IT might seem odd to have a bunch of really, really old tar pits smack in the centre of Los Angeles, but that’s La Brea Tar Pits for you. The pools of oily black tar were formed from seepage of crude oil and other natural substances for thousands of years.
The pits were often covered by dust and falling leaves, and unwitting animals would fall in. The tar would then harden and form asphalt, thus preserving said animals into fossils.
The batch of pools that are visible today were trapped below the earth’s surface until excavation was done in the early 1900s. Excavators found many fossilized bones of mammals, birds and plants in the tar, perfectly preserved thanks to the layering of protective tar.
All of the excavated materials are displayed at the nearby George C.Page Museum. More on that later though, let’s explore the park around it, Hancock Park.
The largest ‘pit’ in the area has a couple of life-sized models of extinct mastodons; one among many species found there. The pond looks sludgy and black, and occasionally methane gas formed from the tar pits bubbles up onto the surface, giving an illusion of boiling tar.
We saw some local wildlife, like this adorable grey squirrel!
It was unafraid of humans and we were able to get quite close to it for a picture.
A smaller tar pit. The tar is hardly visible as it is covered with dried leaves. Excavation is still being carried out until this day as there are still many unearthed specimens trapped within.
Fossils packed away in large crates.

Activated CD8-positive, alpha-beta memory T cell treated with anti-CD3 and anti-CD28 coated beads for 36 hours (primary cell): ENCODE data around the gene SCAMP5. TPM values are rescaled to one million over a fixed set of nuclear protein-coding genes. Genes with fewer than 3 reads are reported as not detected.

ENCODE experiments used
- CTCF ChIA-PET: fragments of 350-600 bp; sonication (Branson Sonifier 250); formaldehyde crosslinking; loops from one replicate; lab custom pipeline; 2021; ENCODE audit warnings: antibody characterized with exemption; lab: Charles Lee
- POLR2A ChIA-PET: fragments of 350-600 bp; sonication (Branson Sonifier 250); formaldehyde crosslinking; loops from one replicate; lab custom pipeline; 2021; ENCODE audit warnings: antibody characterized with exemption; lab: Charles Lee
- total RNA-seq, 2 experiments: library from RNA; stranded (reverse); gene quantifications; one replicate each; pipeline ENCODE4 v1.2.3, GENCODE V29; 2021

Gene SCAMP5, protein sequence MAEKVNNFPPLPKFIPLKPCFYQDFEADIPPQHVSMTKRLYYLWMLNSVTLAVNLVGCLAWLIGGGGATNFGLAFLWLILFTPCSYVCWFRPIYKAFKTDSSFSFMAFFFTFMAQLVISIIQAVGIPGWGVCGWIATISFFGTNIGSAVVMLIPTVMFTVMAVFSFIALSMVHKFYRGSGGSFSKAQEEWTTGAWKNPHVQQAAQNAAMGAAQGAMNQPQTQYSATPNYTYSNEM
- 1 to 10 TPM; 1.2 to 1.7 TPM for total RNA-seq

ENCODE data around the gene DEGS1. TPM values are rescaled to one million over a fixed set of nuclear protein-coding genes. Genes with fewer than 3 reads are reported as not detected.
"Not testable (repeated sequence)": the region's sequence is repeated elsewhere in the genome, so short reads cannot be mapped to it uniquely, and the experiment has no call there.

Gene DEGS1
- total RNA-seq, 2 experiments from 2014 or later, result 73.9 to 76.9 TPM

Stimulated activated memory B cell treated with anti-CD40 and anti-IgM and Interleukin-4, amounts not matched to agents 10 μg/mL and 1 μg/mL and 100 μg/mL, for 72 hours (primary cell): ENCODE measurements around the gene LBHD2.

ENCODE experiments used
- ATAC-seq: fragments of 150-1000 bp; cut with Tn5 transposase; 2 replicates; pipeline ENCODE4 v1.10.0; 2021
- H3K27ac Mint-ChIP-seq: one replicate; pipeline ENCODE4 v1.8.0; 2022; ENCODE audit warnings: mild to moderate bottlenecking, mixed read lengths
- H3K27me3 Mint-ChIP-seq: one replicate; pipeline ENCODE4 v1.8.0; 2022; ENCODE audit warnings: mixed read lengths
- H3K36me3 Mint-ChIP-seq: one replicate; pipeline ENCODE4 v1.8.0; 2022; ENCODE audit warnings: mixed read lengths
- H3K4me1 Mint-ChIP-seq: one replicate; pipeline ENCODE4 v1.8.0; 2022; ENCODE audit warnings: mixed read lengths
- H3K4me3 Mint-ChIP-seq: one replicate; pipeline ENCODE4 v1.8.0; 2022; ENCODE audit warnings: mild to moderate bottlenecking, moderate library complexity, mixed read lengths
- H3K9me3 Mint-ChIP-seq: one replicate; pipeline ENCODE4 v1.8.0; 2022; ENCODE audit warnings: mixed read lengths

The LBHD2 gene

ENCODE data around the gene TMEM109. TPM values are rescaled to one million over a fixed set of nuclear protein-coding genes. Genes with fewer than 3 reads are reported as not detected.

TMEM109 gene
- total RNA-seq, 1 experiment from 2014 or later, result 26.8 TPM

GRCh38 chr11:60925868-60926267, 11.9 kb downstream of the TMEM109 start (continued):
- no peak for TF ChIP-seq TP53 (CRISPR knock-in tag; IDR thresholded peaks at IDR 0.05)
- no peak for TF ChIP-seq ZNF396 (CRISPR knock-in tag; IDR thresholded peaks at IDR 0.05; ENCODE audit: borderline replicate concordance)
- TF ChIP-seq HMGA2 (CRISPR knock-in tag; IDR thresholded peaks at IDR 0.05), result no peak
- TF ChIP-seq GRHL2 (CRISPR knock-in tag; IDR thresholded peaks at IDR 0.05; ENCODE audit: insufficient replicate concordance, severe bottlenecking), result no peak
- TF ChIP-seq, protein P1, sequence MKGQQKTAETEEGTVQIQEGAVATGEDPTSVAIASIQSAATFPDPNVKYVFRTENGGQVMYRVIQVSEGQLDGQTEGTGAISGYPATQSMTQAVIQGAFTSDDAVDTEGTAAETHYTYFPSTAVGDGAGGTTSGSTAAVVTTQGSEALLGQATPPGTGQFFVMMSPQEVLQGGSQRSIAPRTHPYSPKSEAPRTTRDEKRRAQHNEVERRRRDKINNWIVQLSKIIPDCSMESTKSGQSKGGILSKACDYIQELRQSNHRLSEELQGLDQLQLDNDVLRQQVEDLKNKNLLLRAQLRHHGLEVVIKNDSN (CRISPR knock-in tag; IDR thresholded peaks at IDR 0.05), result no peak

Nicely maintained park with all sorts of trees, shrubs and flowers.
After walking around the park, we pop into the nearby George C.Page Museum for a visit. On the outside, it looks like any regular building, but visitors will be taken through an interesting journey to understand the history and formation of La Brea. There are hundreds of fossilized specimens on display.
A sabre-toothed cat fossil. The fossils are stained brown by the asphalt in which they are preserved. The oldest fossils found in the La Brea Tar Pits are a coyote (46,000 years) and wood (55,000 years). That’s longer than mankind’s oldest civilisation!
It’s not easy to get out of tar once you’ve fallen into it due to its extremely viscous consistency. To demonstrate this, the museum has a few containers with tar in them where visitors get to try their hand at pulling the bar up. Even with all my strength, I could barely get it to move – so the fate of the animals that have fallen in = certain death.
Dire wolf skulls, which were found in abundant quantities. They were smaller than modern day wolves but heavier built. In total, some 4,000 dire wolf remains were found in the pits.
A laboratory where they do research and clean up the found fossils. There are also storage rooms where every fragment and bone is cataloged and painstakingly put together. So much respect for researchers in this field. :)
Part of ‘Zed’s Skull’. Zed was, apparently, a woolly mammoth.
A tropical garden sits in the centre of the museum. Temperature is considerably warmer in here.
Overall I think it was an educational excursion to the Tar Pits, and a must-see when you’re in LA. There aren’t too many tar pits around the world, you know! :D
LA BREA TAR PITS
5801 Wilshire Blvd, Los Angeles, CA 90036, United States
Entry price: $12.00 (Adults)
Phone: +1 323-934-7243